When most people challenge deeply ingrained wisdom about finances, they’re greeted with eye rolls. When one of the world’s most successful financial gurus is the contrarian, people listen.

Such was the case with Warren Buffett’s 2013 letter to Berkshire Hathaway investors, which seemed to challenge one of the longstanding axioms about retirement planning. Buffett noted that, upon his passing, the trustee of his wife’s inheritance was instructed to put 90% of her money into a very low-fee stock index fund and 10% into short-term government bonds. 

While Berkshire Hathaway guru Warren Buffett said that he wanted his wife's inheritance to be invested 90% in stocks and 10% in bonds, he didn’t say that the 90/10 split makes sense for every investor.

Against the Norm

For investors regularly told to steer away from stocks as they age, this was pretty shocking stuff. A well-worn adage is to maintain a percentage of stocks equal to 100 minus one’s age – at least as a rule of thumb. So when you hit the age of, say, 70, most of your investment assets would be high-quality bonds that generally don’t take as big a hit during market downturns.

Because people are generally living longer and need to stretch their nest egg, some experts have suggested being a little more aggressive. Now, it’s more common to hear about 110 minus your age – or even 120 minus your age – as an appropriate portion of stocks. But 90% in equities, at any age? Even for someone with Buffett’s bona fides, that seems like a risky proposition.

100 Minus Your Age

The rule of thumb advisors have traditionally urged investors to use, in terms of the percentage of stocks an investor should have in their portfolio; this equation suggests, for example, that a 30-year old would be 70% in stocks, 30% in bonds, while a 60-year old would be 40% in stocks, 60% in bonds.

Will It Work for Every Investor?

Now, it’s important to point out that the Oracle of Omaha didn’t say that the 90/10 split makes sense for every investor. The larger point he was trying to make was about the makeup of portfolios, not the precise allocation. His main contention was that most investors will get better returns through low-cost, low-turnover index funds – an interesting admission for someone who’s made a fortune picking individual stocks. 

And there’s an obvious distinction between Mrs. Buffett and most investors. While we don’t know the exact amount of her bequest, one can assume she’ll get a cushy nest egg. She can likely afford to take on a little more risk and still live comfortably. Still, this 90/10 allocation drew considerable attention in the investing community. But just how well would such a mix of stocks and bonds hold up in the real world?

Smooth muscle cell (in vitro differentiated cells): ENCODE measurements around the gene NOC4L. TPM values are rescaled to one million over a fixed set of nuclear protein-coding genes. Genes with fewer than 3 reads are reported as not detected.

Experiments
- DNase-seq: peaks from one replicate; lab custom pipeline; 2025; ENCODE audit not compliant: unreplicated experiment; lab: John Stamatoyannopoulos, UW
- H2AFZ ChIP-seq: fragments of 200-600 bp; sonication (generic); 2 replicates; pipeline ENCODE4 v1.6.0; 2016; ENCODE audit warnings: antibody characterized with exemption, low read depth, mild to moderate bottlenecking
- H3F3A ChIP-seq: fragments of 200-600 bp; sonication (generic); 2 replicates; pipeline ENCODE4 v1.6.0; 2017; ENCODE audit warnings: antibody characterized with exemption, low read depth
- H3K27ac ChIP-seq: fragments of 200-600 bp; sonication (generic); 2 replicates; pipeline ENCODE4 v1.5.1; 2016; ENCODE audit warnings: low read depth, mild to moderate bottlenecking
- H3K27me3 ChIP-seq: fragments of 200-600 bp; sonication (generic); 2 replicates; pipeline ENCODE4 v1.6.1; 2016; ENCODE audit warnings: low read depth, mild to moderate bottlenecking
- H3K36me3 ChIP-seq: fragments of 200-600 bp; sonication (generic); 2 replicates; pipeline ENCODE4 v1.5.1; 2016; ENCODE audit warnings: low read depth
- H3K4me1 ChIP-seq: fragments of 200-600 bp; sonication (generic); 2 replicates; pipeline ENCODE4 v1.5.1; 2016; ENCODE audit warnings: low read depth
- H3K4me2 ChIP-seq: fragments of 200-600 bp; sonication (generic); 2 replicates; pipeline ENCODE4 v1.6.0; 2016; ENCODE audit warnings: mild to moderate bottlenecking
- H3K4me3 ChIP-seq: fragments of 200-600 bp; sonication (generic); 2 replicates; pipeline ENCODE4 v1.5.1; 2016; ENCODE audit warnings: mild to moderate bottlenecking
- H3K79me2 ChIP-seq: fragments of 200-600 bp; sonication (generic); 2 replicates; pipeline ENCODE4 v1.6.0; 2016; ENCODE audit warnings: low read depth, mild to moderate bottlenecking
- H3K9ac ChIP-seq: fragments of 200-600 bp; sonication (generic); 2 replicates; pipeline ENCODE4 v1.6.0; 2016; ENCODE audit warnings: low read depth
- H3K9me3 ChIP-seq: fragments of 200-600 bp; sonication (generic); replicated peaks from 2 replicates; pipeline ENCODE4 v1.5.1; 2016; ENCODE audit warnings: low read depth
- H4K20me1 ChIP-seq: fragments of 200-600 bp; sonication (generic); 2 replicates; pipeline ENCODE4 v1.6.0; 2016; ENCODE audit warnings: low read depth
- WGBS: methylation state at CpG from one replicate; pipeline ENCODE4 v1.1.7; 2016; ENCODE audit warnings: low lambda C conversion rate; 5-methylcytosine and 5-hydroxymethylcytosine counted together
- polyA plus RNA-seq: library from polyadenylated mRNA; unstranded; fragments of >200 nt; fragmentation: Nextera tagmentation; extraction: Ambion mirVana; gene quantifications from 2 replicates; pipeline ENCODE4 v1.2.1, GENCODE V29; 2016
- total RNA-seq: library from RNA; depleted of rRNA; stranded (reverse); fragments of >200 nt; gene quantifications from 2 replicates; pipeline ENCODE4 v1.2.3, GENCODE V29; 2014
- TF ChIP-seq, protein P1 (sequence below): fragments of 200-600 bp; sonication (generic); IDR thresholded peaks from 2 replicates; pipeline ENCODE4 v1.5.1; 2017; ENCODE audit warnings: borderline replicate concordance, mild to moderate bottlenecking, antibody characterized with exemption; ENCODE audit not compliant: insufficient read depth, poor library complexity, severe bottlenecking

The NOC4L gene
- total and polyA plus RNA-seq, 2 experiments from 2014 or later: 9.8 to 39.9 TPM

Key Takeaways

  • In a 2013 letter to Berkshire Hathaway shareholders, Warren Buffett noted an investment plan for his wife that seemed to contradict what many experts suggest for retirees.
  • He wrote that after he passes, the trustee of her inheritance has been told to put 90% of her money into a stock index fund and 10% into short-term government bonds.
  • Most often, investors are told to scale back on their percentage of stocks and increase their high-quality bonds as they age, so as to better protect them from potential market downturns.
  • A Spanish finance professor put Buffett's plan to the test, looking at how a hypothetical portfolio set for 90/10 would have performed historically and found the results were very positive.

Putting 90/10 to the Test

One Spanish finance professor went to work finding the answer. In a published research paper, Javier Estrada of IESE Business School took a hypothetical $1,000 investment comprised of 90% stocks and 10% short-term Treasuries. Using historical returns, he tracked how the $1,000 would do over a series of overlapping 30-year time intervals. Beginning with the 1900–1929 period and ending with 1985–2014, he collected data on 86 intervals in all. 

To maintain a more-or-less constant 90/10 split, the funds were rebalanced once a year. In addition, he assumed an initial 4% withdrawal each year, which was increased over time to account for inflation. One of the key metrics Estrada looked for was the failure rate, defined as the percentage of time periods in which the money ran out before 30 years – the length of time some financial planners suggest retirees plan for. As it turned out, Buffett’s aggressive asset mix was surprisingly resilient, “failing” in only 2.3% of the intervals tested. 

What’s equally surprising is how this portfolio of 90% stocks fared during the five worst time periods since 1900. Estrada found that the nest egg was only slightly more depleted than a much more risk-averse 60% stock and 40% bond allocation.

Figure 1. Estrada tested the failure rate of various asset mixes over 86 different historical periods. An asset allocation failed when the funds ran out before 30 years, assuming a fairly typical amount of withdrawals.

Source: Estrada, Javier. “Buffett's Asset Allocation Advice: Take it ... With a Twist.” October 26, 2015.

As one might expect, the potential gains for such a stock-heavy portfolio surpassed those of more conservative asset mixes. So not only did the 90/10 allocation do a good job of guarding against downside risk, but it also resulted in strong returns.

According to Estrada’s research, the safest asset mix was actually 60% stocks and 40% bonds, which had a remarkable 0% failure rate. But a portion of stocks any lower than that actually increases your risk, since bonds don’t typically generate enough interest to support retirees who reach an advanced age. 

The Bottom Line

Recent research suggests that retirees might be able to lean heavily on stocks without putting their nest egg in grave danger. But if a 90% stock allocation gives you the jitters, pulling back a little might not be such a bad idea.